Monday, October 01, 2018

Oops, I Did It Again!

Back in the '70s and '80's, I had wall art that was probably like everyone else's - a beautiful landscape over the sofa, a nice floral on the wall, some pleasing, generic something-or-other's flanking the bed. You know what I mean - the sort of stuff they sell at BB&B, or Target, or Michaels. It's pretty, but it doesn't really mean anything, doesn't have a personal connection.

And then I started to travel. Back in the day when we still used film in cameras, I quickly learned to added a few hundred dollars to the budget for the developing and framing that followed every vacation. Sometimes I'd buy posters, or even postcards that I found interesting. Once, following in the footsteps of my son, I ripped a concert poster off a wall in Prague to bring home as a souvenir. I bought ceramic plates to hang rather than eat from, and took every photo with the thought that this could be the one!

Now, every single thing that hangs on my walls, or sits on my shelves, has a story, has meaning, and brings back memories of the place, the occasion, and the people. Anyone who's seen our house knows that the walls are pretty full, and I promised myself I wouldn't buy anymore art on this trip, but I've failed miserable.

At first I started small.  I bought postcards and greeting cards with beautiful scenes, thinking that I could frame them, or not - if I didn't, I hadn't spent a lot of money, but at least I had the option, and at least the picture was small. But then my collection grew. A couple of prints from Ireland. A few more from England. A tea towel from Sussex to hang on the kitchen door. A charming scene of Innsbruck, bought directly from the artist. And now, quite a few more from Italy.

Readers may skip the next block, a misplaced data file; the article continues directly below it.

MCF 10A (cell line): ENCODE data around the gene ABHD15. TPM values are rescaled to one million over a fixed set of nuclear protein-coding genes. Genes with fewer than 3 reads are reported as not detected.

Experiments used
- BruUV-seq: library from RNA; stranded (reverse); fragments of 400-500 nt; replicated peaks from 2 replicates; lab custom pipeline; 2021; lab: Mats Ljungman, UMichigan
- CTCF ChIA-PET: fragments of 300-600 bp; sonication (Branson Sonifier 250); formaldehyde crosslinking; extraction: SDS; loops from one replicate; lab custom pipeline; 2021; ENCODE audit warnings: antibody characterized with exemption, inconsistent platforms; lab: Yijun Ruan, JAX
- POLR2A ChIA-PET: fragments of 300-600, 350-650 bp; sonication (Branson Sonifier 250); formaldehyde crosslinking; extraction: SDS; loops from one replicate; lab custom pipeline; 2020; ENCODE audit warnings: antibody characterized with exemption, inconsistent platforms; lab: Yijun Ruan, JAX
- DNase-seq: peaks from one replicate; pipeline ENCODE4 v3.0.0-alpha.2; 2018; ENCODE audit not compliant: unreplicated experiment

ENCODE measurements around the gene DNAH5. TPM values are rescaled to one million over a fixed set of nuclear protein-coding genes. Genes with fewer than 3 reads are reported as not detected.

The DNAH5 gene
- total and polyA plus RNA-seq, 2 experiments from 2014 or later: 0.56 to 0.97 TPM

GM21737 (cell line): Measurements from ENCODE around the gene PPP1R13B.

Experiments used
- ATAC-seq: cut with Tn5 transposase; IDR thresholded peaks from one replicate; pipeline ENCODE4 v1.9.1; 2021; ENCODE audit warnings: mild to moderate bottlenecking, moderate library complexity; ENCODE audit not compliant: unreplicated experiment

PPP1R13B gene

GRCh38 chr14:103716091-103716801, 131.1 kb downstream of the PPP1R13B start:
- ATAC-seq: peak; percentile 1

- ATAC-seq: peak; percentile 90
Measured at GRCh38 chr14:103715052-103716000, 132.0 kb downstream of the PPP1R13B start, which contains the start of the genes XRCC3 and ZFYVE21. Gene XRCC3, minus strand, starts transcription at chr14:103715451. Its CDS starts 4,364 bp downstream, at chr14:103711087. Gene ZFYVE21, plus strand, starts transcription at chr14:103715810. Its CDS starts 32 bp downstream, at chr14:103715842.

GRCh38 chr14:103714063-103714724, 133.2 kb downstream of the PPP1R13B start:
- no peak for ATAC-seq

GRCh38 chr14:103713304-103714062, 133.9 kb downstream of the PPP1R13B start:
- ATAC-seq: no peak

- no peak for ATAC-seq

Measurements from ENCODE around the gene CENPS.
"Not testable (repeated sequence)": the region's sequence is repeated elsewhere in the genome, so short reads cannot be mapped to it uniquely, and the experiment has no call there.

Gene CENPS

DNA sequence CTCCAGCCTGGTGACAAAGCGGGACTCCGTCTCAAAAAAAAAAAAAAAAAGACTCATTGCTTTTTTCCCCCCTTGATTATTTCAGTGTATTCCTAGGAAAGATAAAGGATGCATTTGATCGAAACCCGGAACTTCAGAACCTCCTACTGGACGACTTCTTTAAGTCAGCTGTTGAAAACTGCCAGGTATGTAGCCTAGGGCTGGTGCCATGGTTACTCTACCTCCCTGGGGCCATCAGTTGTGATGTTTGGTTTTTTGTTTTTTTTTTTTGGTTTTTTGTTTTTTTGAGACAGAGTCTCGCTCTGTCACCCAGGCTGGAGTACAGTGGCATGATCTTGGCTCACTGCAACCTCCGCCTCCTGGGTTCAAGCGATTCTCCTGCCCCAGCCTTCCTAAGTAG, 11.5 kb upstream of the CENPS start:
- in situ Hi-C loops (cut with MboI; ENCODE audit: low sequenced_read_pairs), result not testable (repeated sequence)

I bought a print from the same man we bought an original from last year, 'just in case'. I found a charming scene, already framed!, from a local artist who'd set up a temporary exposition in a nearby town. And today, while visiting a tiny little village here in Umbria we walked past an exhibition of paintings that were absolutely breathtaking. The artist, a small man named Rolando, welcomed us into his studio. A speech impediment made conversation difficult, but what he's unable to express in words he's more than made up for with his artwork. (And later he'd gift me a book of poems he's written!) How could I NOT buy one of his pictures?

Deciding on just one, and a small one at that, was difficult, but in the end we choose one that depicts the town we were in, Ferentillo, and the two towers that watch over it. I really wanted the large one with the field of poppies in the foreground, and the one with sunflowers - and I LOVED the one with the simple vase of flowers, but unfortunately not only are my walls full, I also have to consider my suitcases for the trip home.

The best part about these purchases is that in the end, I don't feel guilty at all - I know once I get home I'll remember exactly where we were, exactly what the artist told me about his work, and I'll instantly be transported back to that moment in Ireland, England, Austria or Italy.

Ferentillo - If you see it, you'll love it.

Rolando Lucidi


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